Westport Police Said They Will Not Test ‘Pandemic Drone' That Can Sense Fevers, Coughing

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Westport police said they will not take place in a program to test a "pandemic drone” that can monitor people’s temperatures from 190 feet away and detect sneezing, coughing and heart and breathing rates amid the COVID-19 pandemic after concerns were raised.

Westport Police Chief Foti Koskinas said in a statement on Thursday that “after careful consideration and in collaboration with First Selectman Jim Marpe, the Westport Police Department has chosen not to participate in the Draganfly drone ‘“Flatten the Curve Pilot Program’” after the announcement of it resulted in expressions of public concern and reservation. 

On Wednesday, David McGuire, executive director of the ACLU of Connecticut, issued a statement about the program.

“The COVID-19 virus is a grave public health risk, so we shouldn’t write off tools that might help mitigate the problem. But we also must recognize that technology is no magic pill to stemming the pandemic. Towns and the state should be wary of self-interested, privacy-invading companies using COVID-19 as a chance to market their products and create future business opportunities,” he said.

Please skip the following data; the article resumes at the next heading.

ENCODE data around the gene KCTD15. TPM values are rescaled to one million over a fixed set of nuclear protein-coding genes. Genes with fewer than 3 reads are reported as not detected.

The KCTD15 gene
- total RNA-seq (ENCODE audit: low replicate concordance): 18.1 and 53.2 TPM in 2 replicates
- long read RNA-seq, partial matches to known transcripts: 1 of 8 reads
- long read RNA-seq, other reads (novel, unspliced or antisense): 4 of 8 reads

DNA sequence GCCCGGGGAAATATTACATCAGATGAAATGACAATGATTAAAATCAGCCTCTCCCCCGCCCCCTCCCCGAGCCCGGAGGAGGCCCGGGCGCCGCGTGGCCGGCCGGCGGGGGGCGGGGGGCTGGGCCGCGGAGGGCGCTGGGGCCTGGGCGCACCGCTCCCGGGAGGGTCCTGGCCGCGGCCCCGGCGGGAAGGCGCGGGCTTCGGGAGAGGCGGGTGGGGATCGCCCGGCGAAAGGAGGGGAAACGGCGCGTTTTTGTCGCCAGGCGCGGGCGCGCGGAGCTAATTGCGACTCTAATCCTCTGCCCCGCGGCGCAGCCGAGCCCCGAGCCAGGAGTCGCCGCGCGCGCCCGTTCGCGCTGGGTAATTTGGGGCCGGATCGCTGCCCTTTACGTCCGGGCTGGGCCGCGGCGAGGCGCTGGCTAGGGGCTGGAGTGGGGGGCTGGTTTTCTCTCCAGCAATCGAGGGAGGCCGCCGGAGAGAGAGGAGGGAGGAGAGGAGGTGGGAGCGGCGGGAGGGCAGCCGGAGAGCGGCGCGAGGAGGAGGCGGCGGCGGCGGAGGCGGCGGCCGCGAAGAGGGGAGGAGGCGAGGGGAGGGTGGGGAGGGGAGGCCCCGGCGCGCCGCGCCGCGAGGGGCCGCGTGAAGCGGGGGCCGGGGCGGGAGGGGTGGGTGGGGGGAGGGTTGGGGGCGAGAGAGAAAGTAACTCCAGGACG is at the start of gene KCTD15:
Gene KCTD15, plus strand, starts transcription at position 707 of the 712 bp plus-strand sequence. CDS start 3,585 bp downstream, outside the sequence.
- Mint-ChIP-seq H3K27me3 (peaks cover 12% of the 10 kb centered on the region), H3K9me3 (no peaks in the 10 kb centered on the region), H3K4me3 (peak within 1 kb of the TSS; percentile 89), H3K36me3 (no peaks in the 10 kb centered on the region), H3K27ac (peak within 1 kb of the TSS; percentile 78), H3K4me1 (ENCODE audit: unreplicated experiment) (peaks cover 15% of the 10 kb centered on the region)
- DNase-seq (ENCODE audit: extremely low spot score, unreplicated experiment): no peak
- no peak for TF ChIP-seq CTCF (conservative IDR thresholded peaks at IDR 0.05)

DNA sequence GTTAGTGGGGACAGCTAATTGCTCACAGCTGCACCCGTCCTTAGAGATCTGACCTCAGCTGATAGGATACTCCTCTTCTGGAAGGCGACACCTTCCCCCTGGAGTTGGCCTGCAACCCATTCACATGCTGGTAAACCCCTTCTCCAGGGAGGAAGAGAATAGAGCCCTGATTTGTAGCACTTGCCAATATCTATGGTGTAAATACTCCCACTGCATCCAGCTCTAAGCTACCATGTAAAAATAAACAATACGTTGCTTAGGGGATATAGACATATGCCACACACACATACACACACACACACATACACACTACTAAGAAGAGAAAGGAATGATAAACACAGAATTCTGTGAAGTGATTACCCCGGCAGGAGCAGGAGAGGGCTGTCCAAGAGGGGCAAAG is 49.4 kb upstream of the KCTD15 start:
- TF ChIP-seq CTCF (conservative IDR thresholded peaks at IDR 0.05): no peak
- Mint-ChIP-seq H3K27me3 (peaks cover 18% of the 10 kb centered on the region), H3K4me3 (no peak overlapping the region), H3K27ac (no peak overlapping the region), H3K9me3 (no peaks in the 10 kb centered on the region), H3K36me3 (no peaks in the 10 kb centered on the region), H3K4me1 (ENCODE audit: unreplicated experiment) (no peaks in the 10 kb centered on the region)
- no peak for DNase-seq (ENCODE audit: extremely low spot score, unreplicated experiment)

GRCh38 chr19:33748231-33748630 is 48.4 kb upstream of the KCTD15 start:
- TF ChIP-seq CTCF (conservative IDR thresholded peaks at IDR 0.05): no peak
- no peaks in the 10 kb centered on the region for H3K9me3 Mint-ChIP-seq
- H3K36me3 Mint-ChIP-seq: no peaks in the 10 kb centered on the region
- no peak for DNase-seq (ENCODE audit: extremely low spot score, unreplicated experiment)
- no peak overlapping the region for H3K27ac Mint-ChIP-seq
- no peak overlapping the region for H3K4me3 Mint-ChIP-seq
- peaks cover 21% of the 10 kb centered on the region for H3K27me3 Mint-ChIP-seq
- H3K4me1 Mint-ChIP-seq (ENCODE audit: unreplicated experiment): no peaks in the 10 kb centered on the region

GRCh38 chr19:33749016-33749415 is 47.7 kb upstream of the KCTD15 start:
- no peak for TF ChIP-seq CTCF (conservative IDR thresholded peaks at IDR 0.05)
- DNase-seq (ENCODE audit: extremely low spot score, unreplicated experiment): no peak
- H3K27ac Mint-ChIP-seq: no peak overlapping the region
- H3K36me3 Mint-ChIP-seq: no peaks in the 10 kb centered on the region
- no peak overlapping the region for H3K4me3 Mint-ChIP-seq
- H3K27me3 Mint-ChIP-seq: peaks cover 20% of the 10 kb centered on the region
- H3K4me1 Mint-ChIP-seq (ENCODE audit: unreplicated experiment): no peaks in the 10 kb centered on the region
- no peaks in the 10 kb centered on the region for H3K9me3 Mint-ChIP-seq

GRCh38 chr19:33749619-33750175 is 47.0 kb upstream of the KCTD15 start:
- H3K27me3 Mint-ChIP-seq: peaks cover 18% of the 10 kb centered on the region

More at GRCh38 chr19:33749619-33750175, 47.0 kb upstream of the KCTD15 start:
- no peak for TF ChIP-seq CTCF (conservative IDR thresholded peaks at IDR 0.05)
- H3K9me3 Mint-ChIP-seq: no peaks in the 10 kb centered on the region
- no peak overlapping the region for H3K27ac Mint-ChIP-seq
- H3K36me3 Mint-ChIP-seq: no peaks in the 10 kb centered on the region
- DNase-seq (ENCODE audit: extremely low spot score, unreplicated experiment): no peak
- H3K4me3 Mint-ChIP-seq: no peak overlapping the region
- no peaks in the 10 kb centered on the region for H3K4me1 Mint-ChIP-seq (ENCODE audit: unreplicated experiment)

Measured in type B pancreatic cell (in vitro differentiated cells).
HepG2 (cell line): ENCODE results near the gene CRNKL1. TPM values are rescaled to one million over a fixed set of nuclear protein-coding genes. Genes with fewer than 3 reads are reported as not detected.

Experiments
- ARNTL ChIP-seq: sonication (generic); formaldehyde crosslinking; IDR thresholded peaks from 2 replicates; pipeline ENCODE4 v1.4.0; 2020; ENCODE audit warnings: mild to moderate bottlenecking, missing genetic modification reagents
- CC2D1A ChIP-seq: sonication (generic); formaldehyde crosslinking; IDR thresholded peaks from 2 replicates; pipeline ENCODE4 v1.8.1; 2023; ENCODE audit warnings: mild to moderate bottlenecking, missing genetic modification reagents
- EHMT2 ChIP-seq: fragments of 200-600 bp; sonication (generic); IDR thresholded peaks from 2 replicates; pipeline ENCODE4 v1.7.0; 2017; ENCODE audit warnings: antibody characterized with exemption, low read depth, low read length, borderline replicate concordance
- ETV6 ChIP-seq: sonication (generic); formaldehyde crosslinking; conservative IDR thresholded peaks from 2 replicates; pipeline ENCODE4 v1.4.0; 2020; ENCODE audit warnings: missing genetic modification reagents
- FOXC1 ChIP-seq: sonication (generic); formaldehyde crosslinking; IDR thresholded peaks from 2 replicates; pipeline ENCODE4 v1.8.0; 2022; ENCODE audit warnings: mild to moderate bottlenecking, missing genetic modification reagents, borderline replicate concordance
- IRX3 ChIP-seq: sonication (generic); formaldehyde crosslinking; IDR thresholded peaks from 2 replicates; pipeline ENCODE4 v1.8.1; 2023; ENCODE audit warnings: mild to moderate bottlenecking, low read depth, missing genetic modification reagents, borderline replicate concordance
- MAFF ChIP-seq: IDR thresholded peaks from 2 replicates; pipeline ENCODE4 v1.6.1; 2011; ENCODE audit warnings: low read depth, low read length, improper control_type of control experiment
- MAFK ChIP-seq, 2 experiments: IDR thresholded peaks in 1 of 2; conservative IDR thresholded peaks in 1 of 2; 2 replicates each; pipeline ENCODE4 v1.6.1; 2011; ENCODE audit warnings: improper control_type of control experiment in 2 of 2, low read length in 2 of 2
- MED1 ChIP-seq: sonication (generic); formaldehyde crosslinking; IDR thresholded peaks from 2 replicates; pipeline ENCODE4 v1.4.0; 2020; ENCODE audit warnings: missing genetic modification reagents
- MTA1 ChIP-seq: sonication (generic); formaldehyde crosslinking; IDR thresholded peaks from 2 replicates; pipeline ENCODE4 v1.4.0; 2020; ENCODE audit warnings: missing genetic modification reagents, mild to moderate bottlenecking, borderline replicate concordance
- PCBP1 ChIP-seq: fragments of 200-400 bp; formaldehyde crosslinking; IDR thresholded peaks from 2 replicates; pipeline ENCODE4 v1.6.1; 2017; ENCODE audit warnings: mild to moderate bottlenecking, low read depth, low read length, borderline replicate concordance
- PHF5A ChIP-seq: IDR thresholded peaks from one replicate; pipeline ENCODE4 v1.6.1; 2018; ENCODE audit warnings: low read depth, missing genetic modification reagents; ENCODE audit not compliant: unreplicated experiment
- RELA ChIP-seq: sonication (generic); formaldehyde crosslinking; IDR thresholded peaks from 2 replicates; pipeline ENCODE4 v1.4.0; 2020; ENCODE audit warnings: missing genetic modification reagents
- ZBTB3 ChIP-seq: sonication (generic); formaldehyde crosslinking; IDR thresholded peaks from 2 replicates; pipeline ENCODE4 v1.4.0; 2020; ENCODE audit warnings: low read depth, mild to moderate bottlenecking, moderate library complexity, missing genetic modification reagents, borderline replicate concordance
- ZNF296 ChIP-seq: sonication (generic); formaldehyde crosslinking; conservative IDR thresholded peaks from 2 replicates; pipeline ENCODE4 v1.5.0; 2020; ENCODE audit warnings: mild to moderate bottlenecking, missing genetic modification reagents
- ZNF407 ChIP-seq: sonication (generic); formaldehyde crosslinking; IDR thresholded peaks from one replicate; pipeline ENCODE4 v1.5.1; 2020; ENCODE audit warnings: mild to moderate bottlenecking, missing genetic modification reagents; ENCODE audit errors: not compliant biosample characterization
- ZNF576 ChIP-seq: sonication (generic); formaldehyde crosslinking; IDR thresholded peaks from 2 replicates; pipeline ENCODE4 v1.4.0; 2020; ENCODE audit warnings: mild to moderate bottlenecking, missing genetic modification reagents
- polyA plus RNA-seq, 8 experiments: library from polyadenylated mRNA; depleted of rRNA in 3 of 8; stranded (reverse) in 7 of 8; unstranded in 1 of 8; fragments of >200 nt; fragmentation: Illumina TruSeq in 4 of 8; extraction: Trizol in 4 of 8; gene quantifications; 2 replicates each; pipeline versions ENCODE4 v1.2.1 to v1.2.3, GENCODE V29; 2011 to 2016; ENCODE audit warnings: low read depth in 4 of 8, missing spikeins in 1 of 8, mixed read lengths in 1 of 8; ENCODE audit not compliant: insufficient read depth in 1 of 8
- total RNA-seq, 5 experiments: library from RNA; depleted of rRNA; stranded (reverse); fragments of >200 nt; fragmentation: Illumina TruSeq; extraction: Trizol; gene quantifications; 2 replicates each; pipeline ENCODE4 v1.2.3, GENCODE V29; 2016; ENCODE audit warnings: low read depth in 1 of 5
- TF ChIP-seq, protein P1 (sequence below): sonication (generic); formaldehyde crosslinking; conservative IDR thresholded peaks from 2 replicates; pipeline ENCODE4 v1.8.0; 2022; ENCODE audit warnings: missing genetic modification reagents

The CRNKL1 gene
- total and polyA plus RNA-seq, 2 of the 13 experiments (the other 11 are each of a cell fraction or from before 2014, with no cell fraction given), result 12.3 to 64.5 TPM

Koskinas said he see the greater potential of the technology but will always be responsive and respectful of the concerns of residents.

“It is a fact that the COVID-19 virus continues to spread through the global community, and therefore poses a serious and credible threat to us all now and in the future. In our steadfast commitment to public service, we remain honored to have been given an opportunity to assist in a pilot program which could someday prove to be a valuable lifesaving tool. We thank Draganfly for offering the pilot program to Westport and sincerely hope to be included in future innovations once we are convinced the program is appropriate for Westport,” Koskinas said in a statement.

The ACLU said the fever detection might not be accurate and might not be helpful in stopping the spread of COVID-19 because some people with COVID-19 are asymptomatic and not everyone with a fever or cough has COVID-19.

“We are not hearing a cry for new surveillance technologies. The urgent need at the moment, according to public health experts, is to ramp up testing capability, suppress transmission through social distancing measures, and support our hospitals as they face an influx of patients,” McGuire said.

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